- stat12t_0702Uploaded byPariGreenlime
- stat12t_0501Uploaded byPariGreenlime
- stat12t_0601Uploaded byPariGreenlime
- stat12t_0402Uploaded byPariGreenlime
- stat12t_0602Uploaded byPariGreenlime
- stat12t_0604Uploaded byPariGreenlime
- stat12t_0502Uploaded byPariGreenlime
- stat12t_0505Uploaded byPariGreenlime
- stat12t_0603Uploaded byPariGreenlime
- stat12t_0701Uploaded byPariGreenlime
- stat12t_0605Uploaded byPariGreenlime
- stat12t_0504Uploaded byPariGreenlime
- stat12t_0304Uploaded byPariGreenlime
- stat12t_0301Uploaded byPariGreenlime
- triola stats chapter 12Uploaded byPariGreenlime
- stat12t_0403Uploaded byPariGreenlime
- stat12t_0404Uploaded byPariGreenlime
- stat12t_0302Uploaded byPariGreenlime
- stat12t_0406Uploaded byPariGreenlime
- stat12t_0104Uploaded byPariGreenlime
- stat12t_0303Uploaded byPariGreenlime
- stat12t_0204Uploaded byPariGreenlime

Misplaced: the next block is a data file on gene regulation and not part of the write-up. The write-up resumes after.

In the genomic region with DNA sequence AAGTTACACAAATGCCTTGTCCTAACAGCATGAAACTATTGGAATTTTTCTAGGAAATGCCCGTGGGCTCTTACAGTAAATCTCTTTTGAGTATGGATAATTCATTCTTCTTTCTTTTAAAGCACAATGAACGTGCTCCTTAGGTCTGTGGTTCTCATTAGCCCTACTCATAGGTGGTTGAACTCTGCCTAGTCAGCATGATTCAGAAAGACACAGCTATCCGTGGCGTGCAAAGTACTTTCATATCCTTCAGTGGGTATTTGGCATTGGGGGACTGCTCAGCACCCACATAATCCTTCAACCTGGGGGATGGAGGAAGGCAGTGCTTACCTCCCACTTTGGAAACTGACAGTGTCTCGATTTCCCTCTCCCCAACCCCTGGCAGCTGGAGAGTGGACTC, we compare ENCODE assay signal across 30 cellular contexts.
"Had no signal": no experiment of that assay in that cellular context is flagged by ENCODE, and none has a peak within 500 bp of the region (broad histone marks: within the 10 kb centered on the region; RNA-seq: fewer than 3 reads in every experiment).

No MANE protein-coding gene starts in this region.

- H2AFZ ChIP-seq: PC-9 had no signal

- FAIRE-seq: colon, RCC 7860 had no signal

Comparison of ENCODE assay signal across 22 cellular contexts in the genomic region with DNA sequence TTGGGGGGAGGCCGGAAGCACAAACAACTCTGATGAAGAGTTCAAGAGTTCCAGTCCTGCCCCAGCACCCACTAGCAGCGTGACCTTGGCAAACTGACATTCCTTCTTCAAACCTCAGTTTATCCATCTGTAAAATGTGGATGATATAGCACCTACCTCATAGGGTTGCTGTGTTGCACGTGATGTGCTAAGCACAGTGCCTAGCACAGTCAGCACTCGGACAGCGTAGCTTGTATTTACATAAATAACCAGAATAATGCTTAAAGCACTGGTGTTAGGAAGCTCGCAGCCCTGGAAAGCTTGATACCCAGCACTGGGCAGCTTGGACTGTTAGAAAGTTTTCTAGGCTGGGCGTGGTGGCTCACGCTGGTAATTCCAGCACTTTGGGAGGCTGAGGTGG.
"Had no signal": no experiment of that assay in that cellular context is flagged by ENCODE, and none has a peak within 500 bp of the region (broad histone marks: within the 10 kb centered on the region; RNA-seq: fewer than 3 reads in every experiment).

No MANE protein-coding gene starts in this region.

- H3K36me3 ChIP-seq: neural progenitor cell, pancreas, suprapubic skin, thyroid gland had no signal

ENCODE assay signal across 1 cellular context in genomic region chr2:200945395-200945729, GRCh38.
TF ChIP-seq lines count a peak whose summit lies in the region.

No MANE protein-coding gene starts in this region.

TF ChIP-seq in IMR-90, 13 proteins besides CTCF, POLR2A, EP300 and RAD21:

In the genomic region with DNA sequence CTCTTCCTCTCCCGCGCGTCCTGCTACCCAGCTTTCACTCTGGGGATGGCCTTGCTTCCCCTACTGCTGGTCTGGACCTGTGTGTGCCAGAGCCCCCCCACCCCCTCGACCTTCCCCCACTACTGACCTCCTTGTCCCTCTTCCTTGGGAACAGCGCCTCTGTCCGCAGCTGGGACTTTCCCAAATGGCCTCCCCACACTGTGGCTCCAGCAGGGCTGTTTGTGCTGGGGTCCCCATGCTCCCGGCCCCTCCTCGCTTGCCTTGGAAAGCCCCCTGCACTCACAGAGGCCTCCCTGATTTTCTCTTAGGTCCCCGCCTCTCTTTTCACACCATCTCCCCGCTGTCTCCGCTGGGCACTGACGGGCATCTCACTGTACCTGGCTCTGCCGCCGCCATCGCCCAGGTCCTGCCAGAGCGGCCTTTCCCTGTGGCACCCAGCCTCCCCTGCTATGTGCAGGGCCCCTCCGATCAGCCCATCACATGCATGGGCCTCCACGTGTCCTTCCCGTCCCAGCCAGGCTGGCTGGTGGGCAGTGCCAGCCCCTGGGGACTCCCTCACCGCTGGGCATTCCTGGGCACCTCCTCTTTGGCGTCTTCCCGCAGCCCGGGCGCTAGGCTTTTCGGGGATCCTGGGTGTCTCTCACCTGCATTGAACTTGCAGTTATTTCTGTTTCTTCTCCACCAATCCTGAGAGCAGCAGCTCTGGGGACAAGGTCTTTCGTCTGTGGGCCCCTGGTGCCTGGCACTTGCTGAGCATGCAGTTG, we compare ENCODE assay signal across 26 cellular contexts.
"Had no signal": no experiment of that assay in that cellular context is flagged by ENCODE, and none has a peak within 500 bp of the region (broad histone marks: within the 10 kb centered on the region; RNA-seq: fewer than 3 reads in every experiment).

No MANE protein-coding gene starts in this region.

- stat12t_0401Uploaded byPariGreenlime
- stat12t_0202Uploaded byPariGreenlime
- stat12t_0203Uploaded byPariGreenlime
- StatisticsUploaded byChristyl Deinla Espiloy
- stat12t_0102Uploaded byPariGreenlime
- stat12t_0405Uploaded byPariGreenlime
- Stat11t_formulas-Triola 11th Ed.Uploaded bysurvivorfan2000

- triola stats chapter 12Uploaded byPariGreenlime
- stat12t_0701Uploaded byPariGreenlime
- stat12t_0605Uploaded byPariGreenlime
- stat12t_0604Uploaded byPariGreenlime
- stat12t_0603Uploaded byPariGreenlime
- stat12t_0602Uploaded byPariGreenlime
- stat12t_0505Uploaded byPariGreenlime
- stat12t_0504Uploaded byPariGreenlime
- stat12t_0502Uploaded byPariGreenlime
- stat12t_0406Uploaded byPariGreenlime
- stat12t_0405Uploaded byPariGreenlime
- stat12t_0404Uploaded byPariGreenlime
- stat12t_0403Uploaded byPariGreenlime
- stat12t_0401Uploaded byPariGreenlime
- stat12t_0304Uploaded byPariGreenlime
- stat12t_0303Uploaded byPariGreenlime
- stat12t_0302Uploaded byPariGreenlime
- stat12t_0301Uploaded byPariGreenlime
- stat12t_0204Uploaded byPariGreenlime
- stat12t_0203Uploaded byPariGreenlime
- stat12t_0202Uploaded byPariGreenlime